IBM Buys Vivisimo Allegedly for Its Big Data Prowess
April 25, 2012
Big data. Wow. That’s an angle only a public relations person with a degree in 20th century American literature could craft. Vivisimo is many things, but a big data system? News to me for sure.
IBM has been a strong consumer and integrator of open source search solutions. Watson, the game show winner, used Lucene with IBM wrapper software to keep the folks in Jeopardy post production on their toes.
A screen shot of the Vivisimo Velocity system displaying search results for the RAND organization. Notice the folders in the left hand panel. The interface reveals Vivisimo’s roots in traditional search and retrieval. The federating function operates behind the scenes. The newest versions of Velocity permit a user to annotate a search hit so the system will boost it in subsequent queries if the comment is positive. A negative rating on a result suppresses that result.
I learned that IBM allegedly purchased Vivisimo, a company which I have covered in my various monographs about search and content processing. Forbes ran a story which was at odds with my understanding of what the Vivisimo technology actually does. Here’s the Forbes’ title: “IBM To Buy Vivisimo; Expands Bet On Big Data Analytics.” Notice the phrase “big data analytics.”
Why do I point out the “big data” buzzword? The reasons include:
- Vivisimo has a clustering method which takes search results and groups them, placing similar results identified by the method in “folders”
- Vivisimo has a federating method which, like Bright Planet’s and Deep Web Technologies’, takes a user’s query and sends the query to two or more indexing systems, retrieves the results, and displays them to the user
- Vivisimo has a clever de-duplication method which makes the results list present one item. This is important when one encounters a news story which appears on multiple Web sites.
According to the write up in Forbes, a “real” news outfit:
Okay, but in Beyond Search we have documented that Vivisimo followed this trajectory in its sales and marketing efforts since the company opened for business in 2000. In fact, the Wikipedia write up about Vivisimo says this:
Vivisimo is a privately held enterprise search software company in Pittsburgh that develops and sells software products to improve search on the web and in enterprises. The focus of Vivisimo’s research thus far has been the concept of clustering search results based on topic: for example, dividing the results of a search for “cell” into groups like “biology,” “battery,” and “prison.” This process allows users to intuitively narrow their search results to a particular category or browse through related fields of information, and seeks to avoid the “overload” problem of sorting through too many results.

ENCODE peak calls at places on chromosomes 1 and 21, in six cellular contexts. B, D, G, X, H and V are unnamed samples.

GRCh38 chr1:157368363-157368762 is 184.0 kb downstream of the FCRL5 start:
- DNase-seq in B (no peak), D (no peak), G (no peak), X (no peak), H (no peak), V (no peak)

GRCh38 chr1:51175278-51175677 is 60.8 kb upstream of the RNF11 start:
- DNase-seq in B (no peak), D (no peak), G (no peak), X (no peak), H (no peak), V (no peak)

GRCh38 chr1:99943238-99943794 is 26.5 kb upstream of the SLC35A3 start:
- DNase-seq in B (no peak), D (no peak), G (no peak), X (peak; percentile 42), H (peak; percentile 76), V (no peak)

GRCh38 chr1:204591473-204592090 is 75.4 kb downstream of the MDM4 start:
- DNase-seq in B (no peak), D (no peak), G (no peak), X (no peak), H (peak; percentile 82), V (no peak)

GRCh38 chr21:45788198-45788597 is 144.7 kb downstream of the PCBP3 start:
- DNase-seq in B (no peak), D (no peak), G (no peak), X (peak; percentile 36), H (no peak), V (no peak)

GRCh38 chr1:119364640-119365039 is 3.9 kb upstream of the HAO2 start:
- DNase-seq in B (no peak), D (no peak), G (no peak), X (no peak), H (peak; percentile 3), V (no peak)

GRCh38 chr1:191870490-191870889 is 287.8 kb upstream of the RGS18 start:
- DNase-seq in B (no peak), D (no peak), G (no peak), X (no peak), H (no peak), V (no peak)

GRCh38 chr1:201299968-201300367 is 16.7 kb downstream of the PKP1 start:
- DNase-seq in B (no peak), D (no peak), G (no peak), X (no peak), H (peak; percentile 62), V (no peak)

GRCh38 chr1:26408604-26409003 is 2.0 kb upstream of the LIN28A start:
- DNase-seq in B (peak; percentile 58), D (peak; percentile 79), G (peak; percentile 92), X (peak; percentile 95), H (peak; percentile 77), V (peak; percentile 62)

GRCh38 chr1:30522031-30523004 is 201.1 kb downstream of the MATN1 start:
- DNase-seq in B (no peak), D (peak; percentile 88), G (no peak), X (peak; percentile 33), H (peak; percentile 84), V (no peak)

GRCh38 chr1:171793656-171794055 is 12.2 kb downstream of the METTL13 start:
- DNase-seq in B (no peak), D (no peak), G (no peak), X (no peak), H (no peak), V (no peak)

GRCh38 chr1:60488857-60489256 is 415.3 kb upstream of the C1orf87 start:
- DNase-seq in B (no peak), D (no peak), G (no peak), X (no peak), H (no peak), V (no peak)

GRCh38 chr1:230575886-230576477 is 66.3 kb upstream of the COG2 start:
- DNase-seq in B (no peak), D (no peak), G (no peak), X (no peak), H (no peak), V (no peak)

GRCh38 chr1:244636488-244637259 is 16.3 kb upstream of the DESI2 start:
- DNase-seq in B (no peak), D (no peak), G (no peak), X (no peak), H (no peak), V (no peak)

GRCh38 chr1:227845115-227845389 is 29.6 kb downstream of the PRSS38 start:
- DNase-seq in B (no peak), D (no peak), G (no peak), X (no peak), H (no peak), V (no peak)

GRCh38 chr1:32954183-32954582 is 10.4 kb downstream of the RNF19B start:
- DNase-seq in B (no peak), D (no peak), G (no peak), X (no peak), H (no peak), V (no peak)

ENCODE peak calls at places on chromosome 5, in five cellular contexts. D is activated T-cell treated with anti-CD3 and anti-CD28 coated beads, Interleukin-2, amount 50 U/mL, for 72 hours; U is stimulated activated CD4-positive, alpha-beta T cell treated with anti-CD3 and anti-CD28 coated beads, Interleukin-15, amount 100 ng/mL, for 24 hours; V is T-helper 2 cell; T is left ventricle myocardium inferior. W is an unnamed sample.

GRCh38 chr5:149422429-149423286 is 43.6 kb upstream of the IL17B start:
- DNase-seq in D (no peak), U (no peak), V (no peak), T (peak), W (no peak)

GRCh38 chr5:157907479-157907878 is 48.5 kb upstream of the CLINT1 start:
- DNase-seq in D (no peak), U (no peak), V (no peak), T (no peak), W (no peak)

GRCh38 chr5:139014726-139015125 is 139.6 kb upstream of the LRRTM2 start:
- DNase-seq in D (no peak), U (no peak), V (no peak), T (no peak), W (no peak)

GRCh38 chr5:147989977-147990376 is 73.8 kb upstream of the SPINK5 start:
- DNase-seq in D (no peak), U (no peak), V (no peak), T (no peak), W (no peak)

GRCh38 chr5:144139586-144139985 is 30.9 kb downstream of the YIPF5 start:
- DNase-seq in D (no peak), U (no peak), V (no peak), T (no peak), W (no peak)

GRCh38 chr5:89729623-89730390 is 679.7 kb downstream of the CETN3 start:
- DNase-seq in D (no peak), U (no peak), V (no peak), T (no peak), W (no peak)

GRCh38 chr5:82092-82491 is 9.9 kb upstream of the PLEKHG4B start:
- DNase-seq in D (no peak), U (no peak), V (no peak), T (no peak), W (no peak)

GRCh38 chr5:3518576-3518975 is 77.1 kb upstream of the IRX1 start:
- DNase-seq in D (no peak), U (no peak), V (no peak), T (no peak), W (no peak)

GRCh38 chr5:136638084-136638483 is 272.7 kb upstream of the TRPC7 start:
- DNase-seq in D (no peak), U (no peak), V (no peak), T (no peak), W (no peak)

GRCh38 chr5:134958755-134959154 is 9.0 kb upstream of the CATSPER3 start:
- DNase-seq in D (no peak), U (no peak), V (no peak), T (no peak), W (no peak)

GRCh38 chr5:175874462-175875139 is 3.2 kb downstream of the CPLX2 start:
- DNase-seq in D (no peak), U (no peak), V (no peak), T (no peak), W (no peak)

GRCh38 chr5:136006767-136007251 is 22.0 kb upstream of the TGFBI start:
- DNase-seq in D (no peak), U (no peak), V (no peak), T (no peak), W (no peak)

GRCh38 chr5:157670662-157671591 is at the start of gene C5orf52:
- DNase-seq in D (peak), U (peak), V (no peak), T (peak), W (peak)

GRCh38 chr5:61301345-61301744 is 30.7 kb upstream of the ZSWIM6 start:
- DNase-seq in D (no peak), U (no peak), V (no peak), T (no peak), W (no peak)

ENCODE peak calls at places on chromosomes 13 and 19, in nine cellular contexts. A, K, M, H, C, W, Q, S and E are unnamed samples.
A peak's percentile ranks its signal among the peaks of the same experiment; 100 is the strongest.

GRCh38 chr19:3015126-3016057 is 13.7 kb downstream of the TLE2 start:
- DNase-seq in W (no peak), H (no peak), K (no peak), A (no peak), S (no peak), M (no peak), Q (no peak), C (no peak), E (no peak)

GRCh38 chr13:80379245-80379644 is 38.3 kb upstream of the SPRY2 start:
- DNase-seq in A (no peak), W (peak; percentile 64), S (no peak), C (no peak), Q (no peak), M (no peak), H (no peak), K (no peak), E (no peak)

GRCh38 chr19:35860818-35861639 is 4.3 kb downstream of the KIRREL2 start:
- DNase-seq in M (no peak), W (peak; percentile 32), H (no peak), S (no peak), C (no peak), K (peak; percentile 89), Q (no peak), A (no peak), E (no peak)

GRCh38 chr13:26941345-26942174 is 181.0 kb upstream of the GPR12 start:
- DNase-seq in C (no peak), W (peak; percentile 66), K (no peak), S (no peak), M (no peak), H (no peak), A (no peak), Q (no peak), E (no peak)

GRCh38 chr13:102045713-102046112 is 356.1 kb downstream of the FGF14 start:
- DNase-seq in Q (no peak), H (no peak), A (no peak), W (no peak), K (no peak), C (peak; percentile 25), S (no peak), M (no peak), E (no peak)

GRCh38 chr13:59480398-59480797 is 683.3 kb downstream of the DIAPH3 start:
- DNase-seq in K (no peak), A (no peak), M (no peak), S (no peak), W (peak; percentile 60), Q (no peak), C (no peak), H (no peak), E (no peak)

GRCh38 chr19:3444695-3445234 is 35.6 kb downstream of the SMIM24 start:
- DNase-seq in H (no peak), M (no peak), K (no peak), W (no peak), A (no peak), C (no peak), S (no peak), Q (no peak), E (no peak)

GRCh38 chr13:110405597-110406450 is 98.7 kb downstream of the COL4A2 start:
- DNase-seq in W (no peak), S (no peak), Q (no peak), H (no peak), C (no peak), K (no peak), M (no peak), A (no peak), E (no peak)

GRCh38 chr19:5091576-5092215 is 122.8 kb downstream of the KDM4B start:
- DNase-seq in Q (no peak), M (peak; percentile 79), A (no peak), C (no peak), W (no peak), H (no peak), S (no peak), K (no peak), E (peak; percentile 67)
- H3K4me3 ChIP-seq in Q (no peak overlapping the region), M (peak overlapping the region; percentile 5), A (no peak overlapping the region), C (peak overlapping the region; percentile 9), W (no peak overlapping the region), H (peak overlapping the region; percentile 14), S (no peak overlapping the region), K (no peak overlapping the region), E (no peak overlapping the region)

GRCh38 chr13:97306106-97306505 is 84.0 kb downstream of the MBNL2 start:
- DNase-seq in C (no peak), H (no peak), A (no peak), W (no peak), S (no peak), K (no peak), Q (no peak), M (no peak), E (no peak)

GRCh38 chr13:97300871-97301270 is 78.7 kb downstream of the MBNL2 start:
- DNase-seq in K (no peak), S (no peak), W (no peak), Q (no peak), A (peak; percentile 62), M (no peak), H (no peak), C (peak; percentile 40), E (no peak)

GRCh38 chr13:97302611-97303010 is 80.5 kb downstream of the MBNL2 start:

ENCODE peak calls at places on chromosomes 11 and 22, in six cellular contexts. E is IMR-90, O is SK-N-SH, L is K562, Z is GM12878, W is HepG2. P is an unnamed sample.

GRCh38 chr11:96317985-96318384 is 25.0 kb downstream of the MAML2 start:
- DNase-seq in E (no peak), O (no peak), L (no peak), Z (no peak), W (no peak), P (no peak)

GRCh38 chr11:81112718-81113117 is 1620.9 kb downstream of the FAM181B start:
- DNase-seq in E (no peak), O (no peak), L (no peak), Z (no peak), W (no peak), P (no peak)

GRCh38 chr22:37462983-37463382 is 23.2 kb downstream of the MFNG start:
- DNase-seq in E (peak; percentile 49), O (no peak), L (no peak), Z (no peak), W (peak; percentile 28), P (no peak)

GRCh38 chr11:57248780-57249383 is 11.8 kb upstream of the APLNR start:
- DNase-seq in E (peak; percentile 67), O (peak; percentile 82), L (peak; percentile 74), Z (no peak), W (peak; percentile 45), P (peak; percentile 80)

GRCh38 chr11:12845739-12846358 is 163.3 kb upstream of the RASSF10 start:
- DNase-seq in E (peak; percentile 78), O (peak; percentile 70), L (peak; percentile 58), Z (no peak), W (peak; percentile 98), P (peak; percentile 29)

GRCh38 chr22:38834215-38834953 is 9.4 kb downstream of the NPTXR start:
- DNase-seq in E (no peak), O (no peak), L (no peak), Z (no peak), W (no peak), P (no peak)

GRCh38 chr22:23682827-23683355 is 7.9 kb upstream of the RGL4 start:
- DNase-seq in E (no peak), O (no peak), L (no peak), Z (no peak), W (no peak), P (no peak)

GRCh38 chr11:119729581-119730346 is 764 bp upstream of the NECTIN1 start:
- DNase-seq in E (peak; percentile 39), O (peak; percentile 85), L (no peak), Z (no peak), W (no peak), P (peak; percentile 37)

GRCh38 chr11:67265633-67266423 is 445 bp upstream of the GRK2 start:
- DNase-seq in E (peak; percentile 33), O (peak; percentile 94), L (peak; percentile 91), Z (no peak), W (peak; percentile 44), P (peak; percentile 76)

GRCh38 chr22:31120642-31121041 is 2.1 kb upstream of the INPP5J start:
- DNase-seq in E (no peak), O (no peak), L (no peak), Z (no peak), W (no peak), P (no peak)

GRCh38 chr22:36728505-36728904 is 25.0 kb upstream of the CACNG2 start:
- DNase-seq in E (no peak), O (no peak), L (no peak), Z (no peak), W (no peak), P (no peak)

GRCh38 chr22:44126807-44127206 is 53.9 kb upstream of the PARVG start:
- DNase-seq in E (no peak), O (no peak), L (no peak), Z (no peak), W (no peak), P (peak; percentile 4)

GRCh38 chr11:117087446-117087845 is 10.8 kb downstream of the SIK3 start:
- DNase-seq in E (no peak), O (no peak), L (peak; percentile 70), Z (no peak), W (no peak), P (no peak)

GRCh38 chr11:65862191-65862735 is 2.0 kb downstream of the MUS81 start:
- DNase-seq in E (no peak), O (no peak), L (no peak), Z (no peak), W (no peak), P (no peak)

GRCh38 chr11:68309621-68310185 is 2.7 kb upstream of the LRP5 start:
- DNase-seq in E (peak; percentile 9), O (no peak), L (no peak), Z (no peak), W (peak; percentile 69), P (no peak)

Recently Vivisimo was pushing the concept of “information optimization.” I am not sure what this phrase means. Perhaps the phrase is a synonym for “big data.” Seems a stretch to me. Vivisimo also, like MarkLogic, morphed into an enterprise search vendor and then, like Coveo, changed instantly into a vendor of customer support systems. Along the way, Vivisimo presented itself to some US government agencies as a systems integrator. A couple of the large scale deployments of the Vivisimo system lit up my radar as darned exciting. Sorry, no details in a free blog post.
Now let’s think about what IBM may be doing with a clustering and federating system? I think IBM could fix up the lousy clustering functions in products such as FileNet. I think IBM could use Vivisimo’s technology to improve the search function on the IBM.com Web site. I think IBM could use Vivisimo technology to refine the outputs of Lucene search system which is deployed in a number of IBM products.
However, I do not get the “big data” angle. No, not at all. Search systems which make sense of flows of data from social media, intelligence monitoring systems, and various types of specialized unstructured information systems come from outfits like Digital Reasoning, Ikanow, Palantir, and a handful of other firms.
My view is that IBM is getting back into the walled garden business in an effort to sell specialized functions to customers who are not happy with IBM’s existing line up of solutions. It is possible that IBM can bolt Vivisimo to Cognos, but SPSS already contains some text processing capabilities. Anyone remember Clementine? The i2 Group’s technology is not really “big data.”
I have someone monitoring news of this deal. If anything substantive turns up, we will update this post. For now, the IBM Vivisimo deal seems to be about “big data.” If true, the assertion is one that does not match what I know about Vivisimo’s systems and methods. We are often wide of the mark here in Harrod’s Creek, but I am struggling to see how Vivisimo contributes in the same way that Digital Reasoning or even DataStax does in the search sector.
The BMW dealers in Pittsburgh will be happy. Hopefully one of the founders will be relieved of manual script editing duties now that IBM is the boss.
Stephen E Arnold, April 25, 2012
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